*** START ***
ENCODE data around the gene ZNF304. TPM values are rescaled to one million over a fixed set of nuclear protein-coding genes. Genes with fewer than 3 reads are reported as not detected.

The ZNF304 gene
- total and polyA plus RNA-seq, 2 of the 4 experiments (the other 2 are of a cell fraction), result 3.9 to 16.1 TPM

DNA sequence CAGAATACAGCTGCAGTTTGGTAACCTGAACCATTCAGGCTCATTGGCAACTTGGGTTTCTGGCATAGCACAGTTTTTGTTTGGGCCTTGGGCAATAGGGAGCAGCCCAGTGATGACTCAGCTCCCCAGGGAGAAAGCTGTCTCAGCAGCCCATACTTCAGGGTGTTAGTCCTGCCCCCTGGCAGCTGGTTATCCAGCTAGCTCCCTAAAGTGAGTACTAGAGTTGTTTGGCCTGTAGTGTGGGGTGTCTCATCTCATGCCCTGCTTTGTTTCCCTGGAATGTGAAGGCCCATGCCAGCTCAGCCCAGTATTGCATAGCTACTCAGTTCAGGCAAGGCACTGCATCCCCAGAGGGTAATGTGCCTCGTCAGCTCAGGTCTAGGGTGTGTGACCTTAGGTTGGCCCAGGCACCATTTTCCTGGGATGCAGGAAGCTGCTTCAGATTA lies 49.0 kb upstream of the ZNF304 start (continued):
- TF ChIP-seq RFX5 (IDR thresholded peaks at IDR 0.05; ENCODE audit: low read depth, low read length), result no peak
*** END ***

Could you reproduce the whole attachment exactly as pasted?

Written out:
ENCODE data around the gene ZNF304. TPM values are rescaled to one million over a fixed set of nuclear protein-coding genes. Genes with fewer than 3 reads are reported as not detected.

The ZNF304 gene
- total and polyA plus RNA-seq, 2 of the 4 experiments (the other 2 are of a cell fraction), result 3.9 to 16.1 TPM

DNA sequence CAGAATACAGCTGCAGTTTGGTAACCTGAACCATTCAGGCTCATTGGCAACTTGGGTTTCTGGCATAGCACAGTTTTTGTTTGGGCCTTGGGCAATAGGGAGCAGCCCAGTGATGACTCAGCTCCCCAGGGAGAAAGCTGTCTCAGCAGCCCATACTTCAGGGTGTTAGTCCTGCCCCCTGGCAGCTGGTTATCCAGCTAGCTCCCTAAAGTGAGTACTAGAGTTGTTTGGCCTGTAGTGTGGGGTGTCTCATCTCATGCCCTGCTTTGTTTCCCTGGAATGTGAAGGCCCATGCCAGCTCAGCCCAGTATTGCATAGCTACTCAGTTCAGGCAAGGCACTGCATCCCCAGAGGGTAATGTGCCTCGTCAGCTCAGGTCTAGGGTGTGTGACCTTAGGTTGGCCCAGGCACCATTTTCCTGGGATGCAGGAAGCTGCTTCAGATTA lies 49.0 kb upstream of the ZNF304 start (continued):
- TF ChIP-seq RFX5 (IDR thresholded peaks at IDR 0.05; ENCODE audit: low read depth, low read length), result no peak